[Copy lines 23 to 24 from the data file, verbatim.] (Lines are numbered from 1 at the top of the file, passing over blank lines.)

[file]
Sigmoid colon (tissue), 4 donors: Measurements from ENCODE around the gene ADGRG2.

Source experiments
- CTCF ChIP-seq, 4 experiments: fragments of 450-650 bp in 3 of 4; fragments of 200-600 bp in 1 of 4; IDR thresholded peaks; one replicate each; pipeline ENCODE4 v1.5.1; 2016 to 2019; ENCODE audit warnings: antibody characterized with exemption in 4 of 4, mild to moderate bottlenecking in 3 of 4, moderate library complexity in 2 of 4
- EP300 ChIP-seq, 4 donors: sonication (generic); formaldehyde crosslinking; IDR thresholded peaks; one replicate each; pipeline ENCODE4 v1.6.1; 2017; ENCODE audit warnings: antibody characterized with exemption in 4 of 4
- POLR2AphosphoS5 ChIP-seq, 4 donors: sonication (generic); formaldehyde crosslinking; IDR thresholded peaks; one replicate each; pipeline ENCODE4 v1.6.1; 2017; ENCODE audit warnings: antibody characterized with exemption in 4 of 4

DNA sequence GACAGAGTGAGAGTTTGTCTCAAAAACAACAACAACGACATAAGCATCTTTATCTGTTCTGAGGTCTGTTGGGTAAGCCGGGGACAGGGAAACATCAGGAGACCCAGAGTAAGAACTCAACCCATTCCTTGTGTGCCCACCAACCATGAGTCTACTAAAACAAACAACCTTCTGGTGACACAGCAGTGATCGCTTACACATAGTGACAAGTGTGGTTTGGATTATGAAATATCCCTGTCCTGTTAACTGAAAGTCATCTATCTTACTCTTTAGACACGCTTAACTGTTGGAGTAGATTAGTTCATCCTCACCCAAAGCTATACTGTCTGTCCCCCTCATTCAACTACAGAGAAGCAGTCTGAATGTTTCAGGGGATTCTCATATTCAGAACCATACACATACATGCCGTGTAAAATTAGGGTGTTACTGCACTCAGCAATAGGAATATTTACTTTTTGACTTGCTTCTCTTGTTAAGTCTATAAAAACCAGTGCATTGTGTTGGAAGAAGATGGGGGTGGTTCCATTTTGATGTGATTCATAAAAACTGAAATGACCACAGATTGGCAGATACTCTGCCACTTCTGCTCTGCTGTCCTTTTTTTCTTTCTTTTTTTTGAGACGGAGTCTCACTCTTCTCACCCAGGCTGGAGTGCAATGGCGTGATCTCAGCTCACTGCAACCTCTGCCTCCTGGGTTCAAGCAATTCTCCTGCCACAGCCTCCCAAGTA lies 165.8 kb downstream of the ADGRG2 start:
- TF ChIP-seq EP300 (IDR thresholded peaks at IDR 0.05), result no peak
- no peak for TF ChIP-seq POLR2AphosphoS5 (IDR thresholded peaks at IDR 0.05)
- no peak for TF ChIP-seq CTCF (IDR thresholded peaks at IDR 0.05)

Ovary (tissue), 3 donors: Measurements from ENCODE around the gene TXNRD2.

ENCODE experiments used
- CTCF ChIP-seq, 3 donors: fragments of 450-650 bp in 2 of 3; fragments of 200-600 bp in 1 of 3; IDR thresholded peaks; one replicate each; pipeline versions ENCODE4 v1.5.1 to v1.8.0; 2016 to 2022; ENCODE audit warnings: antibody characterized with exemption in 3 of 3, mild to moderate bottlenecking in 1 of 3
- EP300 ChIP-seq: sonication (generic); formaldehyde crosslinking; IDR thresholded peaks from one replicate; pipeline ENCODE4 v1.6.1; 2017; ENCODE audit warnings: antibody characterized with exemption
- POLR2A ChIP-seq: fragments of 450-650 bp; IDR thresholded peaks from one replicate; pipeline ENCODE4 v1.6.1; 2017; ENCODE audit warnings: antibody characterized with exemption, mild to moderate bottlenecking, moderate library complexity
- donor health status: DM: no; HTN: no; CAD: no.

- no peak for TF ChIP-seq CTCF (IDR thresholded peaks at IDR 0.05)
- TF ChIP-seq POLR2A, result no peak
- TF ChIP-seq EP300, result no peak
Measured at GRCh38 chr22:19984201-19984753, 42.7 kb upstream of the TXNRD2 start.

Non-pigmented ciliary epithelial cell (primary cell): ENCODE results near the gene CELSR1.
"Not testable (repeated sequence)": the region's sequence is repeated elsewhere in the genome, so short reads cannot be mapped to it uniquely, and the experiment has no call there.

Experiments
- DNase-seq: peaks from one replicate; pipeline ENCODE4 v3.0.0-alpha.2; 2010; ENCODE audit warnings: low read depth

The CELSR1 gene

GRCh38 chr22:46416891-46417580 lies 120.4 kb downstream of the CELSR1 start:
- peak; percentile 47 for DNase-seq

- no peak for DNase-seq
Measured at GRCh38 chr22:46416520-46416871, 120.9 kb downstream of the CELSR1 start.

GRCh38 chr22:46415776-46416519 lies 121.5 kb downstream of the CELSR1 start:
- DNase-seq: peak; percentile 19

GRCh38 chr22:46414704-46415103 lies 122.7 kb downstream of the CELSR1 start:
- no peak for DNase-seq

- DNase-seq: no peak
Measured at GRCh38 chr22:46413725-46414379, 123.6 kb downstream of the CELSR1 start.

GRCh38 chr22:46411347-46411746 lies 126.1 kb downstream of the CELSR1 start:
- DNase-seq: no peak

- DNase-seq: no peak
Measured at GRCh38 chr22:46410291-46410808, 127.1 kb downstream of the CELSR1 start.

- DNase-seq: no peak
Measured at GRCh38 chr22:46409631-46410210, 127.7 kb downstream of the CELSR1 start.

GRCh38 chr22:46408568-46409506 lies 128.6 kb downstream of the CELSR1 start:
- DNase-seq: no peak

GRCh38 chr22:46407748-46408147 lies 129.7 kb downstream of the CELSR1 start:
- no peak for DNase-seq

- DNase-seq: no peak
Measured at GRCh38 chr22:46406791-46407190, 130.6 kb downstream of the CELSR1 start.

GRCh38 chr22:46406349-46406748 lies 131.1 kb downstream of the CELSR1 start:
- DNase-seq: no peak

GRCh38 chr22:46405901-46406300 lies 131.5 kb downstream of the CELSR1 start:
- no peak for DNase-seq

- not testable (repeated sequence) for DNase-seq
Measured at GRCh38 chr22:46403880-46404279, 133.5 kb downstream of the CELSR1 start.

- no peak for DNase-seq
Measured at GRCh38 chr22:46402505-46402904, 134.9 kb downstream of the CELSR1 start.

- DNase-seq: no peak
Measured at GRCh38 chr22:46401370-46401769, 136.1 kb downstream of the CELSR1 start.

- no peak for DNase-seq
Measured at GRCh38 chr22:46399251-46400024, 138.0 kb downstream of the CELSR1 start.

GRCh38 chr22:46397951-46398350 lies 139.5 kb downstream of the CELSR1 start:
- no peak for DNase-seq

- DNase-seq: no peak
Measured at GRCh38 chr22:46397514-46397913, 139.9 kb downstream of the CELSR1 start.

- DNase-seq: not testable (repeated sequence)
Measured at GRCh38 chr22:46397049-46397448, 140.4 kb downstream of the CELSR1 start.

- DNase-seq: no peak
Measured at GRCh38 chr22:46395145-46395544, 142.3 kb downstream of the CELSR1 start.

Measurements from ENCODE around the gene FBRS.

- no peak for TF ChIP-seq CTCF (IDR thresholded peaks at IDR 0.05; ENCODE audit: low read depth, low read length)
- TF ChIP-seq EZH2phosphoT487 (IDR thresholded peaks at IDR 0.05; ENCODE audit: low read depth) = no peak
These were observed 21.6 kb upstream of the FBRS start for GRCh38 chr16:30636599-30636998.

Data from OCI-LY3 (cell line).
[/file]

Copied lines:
- DNase-seq: peaks from one replicate; pipeline ENCODE4 v3.0.0-alpha.2; 2010; ENCODE audit warnings: low read depth

The CELSR1 gene